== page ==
Porsche's drive to consistently improve their racing program lead to many ground-breaking innovations. Thanks to homologation regulations in the racing world, which required a finite number of cars to be produced and sold before the models were allowed into competition, many of those ground breaking innovations were served up to the public through production cars built and sold to meet those requirements. The Porsche 911 Turbo is a perfect example of homologation gone wild.
The development of Porsche's first turbocharged version of the Model 911 began in 1972. A prototype of the first 911 Turbo was unveiled at the Frankfurt Auto Show in the fall of 1973 to test the market potential of the design. The production version was released at the Paris Auto Show in 1974 and was finally put into production in Europe for the model year 1975 and marketed simply as the "911 Turbo". The first exports didn't hit the shores of the US until 1976 and were initially badged as "Turbo Carrera" for a short period of time. Soon the designation was changed to Type 930 and was carried through the remainder of it's production.
The original plan for the 911 Turbo was to meet the homologation requirements of 400 units that were to be produced over a period of 24 months, at which point Porsche would cease production. When the homologation rules changed and the car was no longer needed to meet requirements, Porsche decided to soldier on and continue development with a goal to produce a variant of the Model 911 that would top the line of production Porsche models and could directly compete with the luxurious powerhouses being turned out by Ferrari and Lamborghini.
Ernst Fuhrmann was handed the task of developing the model. He adapted the turbo-technology that was initially designed for the 1973 CAN-AM racer Model 917/30 (which churned out a seering 1100 bhp+) to the 3.0L flat six from the 1974 Model Carrera RS 3.0 (which was the base model for the Carrera RSR 3.0 which dominated 6 out of the 8 rounds of the 1974 European GT Championship) creating the 256hp monster that was then internally dubbed the Type 930.
In order to handle the higher power output, the Type 930 was given a suspension revision, larger brakes, larger wheels, wider tires and flared fenders to accomodate the extra beef. A large rear spoiler was added, known familiarly as a "Whale Tail" or a "Tea Tray", to help create downforce at the rear and push more air through the engine. Lastly, the new susperstar of the Porsche line-up received a stronger 4-speed gearbox.
As impressive as the stats and performance graphs were for the Type 930, the car proved dangerous and even deadly in the hands of inexperienced drivers. The rear-engine placement was advantageous for traction; however, the severe turbo-lag would create sudden bursts of power during cornering that would break the car loose and cause it to spin out of control. Less experienced drivers would react by quickly releasing the throttle which only amplified the situation - the result was more often than not disasterous. Keeping the engine at high revs ultimately minimized the turbo-lag which soon became apparant to the more skilled drivers who were then able to finesse the cars into producing the outstanding performances they were capable of.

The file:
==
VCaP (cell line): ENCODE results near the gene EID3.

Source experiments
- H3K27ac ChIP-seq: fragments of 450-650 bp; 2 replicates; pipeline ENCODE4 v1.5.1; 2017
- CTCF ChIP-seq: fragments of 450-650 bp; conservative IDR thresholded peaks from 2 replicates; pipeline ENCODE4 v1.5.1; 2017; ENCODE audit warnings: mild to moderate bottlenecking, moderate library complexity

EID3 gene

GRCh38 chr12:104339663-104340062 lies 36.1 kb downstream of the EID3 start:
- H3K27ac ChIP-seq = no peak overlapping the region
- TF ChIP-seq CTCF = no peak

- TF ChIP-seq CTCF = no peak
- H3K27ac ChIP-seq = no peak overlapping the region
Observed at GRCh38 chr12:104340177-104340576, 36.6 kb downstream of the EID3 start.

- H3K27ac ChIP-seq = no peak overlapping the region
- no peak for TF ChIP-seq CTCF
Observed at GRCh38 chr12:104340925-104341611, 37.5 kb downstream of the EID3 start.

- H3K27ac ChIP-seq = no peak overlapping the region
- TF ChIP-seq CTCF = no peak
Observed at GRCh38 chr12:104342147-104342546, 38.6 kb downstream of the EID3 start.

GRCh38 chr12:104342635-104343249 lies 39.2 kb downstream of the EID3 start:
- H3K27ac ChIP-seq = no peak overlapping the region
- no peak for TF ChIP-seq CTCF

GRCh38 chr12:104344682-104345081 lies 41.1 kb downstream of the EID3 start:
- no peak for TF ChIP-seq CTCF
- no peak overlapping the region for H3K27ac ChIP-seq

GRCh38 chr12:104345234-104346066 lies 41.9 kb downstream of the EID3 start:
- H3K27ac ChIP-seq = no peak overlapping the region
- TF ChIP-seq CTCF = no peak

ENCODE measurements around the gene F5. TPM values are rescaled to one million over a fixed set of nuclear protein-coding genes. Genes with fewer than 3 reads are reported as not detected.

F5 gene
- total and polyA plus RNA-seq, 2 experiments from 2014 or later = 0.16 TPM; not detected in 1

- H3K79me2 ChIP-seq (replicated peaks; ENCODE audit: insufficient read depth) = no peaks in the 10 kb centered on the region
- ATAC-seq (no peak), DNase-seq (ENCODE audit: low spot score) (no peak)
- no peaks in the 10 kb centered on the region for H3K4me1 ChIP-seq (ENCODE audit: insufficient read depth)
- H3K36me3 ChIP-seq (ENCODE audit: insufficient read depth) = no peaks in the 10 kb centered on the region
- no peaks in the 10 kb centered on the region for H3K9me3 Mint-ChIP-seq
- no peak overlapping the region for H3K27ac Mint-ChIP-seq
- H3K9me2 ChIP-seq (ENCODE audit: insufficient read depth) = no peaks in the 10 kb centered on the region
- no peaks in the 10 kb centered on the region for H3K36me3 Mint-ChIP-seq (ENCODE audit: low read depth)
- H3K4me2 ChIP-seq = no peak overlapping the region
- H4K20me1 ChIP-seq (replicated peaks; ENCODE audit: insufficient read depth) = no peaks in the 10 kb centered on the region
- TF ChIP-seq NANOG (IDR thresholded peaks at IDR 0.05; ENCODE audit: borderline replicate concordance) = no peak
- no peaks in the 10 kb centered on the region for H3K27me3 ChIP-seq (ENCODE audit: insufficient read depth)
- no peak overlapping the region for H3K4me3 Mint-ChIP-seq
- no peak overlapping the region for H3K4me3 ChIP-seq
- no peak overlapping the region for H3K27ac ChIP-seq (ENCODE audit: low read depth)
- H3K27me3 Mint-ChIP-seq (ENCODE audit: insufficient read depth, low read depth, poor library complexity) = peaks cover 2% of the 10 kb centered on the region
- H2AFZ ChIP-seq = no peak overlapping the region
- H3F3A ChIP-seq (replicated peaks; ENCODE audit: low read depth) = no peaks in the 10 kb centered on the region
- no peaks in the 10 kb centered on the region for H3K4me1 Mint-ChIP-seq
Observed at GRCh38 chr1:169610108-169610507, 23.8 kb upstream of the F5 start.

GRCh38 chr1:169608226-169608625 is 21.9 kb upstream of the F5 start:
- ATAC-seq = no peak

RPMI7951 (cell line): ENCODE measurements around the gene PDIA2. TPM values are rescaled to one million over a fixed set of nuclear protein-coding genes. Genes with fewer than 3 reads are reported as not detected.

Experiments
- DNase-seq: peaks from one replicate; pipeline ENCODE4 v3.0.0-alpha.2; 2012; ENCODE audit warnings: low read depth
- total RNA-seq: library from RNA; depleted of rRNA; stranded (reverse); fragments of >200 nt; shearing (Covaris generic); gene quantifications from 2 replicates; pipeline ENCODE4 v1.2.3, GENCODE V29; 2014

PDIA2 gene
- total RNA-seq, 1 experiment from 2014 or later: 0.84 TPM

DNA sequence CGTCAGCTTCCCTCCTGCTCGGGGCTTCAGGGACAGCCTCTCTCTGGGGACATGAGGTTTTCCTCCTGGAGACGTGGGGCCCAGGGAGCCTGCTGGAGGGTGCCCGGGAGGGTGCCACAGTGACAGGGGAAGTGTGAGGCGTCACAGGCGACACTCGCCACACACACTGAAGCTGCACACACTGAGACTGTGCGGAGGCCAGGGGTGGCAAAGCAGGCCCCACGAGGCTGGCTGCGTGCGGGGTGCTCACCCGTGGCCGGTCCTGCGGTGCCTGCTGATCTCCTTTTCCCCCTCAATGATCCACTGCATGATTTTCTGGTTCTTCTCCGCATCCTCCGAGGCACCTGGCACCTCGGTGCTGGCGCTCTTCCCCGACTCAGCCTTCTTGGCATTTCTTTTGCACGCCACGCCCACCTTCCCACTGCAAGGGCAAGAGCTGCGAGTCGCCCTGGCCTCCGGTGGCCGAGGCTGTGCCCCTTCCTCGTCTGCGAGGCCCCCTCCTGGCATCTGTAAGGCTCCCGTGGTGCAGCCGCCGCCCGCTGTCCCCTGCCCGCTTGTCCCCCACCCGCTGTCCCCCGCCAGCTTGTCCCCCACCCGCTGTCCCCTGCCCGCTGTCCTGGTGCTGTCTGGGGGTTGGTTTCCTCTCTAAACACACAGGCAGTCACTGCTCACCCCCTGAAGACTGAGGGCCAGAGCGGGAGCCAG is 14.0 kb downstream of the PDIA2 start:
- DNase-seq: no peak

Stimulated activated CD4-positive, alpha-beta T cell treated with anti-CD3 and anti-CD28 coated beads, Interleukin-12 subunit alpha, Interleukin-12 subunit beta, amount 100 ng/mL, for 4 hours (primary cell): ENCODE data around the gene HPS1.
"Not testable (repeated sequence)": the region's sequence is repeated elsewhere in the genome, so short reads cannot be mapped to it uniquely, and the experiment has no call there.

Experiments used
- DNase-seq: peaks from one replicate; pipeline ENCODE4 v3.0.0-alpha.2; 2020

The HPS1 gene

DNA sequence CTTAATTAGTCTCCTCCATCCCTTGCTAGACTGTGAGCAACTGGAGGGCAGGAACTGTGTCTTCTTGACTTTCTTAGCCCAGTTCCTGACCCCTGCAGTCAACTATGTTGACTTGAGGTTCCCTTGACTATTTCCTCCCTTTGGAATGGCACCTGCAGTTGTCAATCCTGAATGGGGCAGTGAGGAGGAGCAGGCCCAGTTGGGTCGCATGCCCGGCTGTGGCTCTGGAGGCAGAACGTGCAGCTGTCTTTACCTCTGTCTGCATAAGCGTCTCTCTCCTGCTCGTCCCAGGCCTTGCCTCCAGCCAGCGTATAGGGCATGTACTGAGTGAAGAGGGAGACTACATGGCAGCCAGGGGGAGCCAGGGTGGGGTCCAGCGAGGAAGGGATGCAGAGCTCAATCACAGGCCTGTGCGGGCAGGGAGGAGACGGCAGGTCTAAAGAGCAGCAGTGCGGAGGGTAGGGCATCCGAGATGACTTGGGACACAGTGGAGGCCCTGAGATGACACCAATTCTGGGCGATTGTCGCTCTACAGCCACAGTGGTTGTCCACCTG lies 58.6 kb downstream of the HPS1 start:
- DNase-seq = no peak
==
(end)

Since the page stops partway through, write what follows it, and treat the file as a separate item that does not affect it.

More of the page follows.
The Type 930 didn't receive any significant upgrades until 1978 when the engine size was increased to 3.3 liters and an intercooler was added which bumped up engine output to 300hp. The brakes were also upgraded again, and the spoiler was re-designed and raised slightly to accommodate the addition of the intercooler.
In 1980 the Type 930 was pulled from the US (and Japanese) markets as a result of yet another change in emissions regulations. It remained available on the Canadian and European markets and beginning in 1981 could be special-ordered as a "Flachbau" or "slantnose" edition. Each Flachbau unit was hand-crafted by remodeling the front fenders into 935-style slantnose and stuffed with an upgraded 3.3L engine that produced 330hp. Very few were built as they commanded quite a premium over the cost of a basic 911 Turbo.
For the 1983 model year a another special-order, 325hp performance option was introduced. Along with the performance upgrade, the package included a 4-pipe exhaust and an additional oil cooler which required a re-designed front spoiler, additional ventilation holes in the rear fenders and modified rockers.
Finally in 1986, the Type 930 was re-introduced to the US and Japanese markets, fitted with a 278hp emission-controlled engine. Coinciding with the reunion of the Porsche Turbo with the American roads was the release of the Targa and Cabriolet versions which were welcomed with both open arms and wallets by Porsche enthusiasts.
The last major revision for the Type 930 came in 1989, which was ironically the last year of production for the model. It was finally equipped with a G50 transmission - the 5-speed manual that many feel should have been incorporated into the initial design back in 1975. Maybe that was just Porsche's way of proving that they could squeeze superior performance out of just 4 gears - because they did.
The Type 930 was officially replaced by the Type 964 in 1990, however it will always have the honor of being the model that began Porsche's Turbocharged legacy as each subsequent generation of the Model 911 from the Type 930 forward includes a turbocharged edition.
911 Turbos are dream cars for an entire generation of kids ... who grew up looking to find one for their own garage. The cars are highly collectible and very valuable. Classic insurance with an appropriate Agreed Value to protect your investment is a must.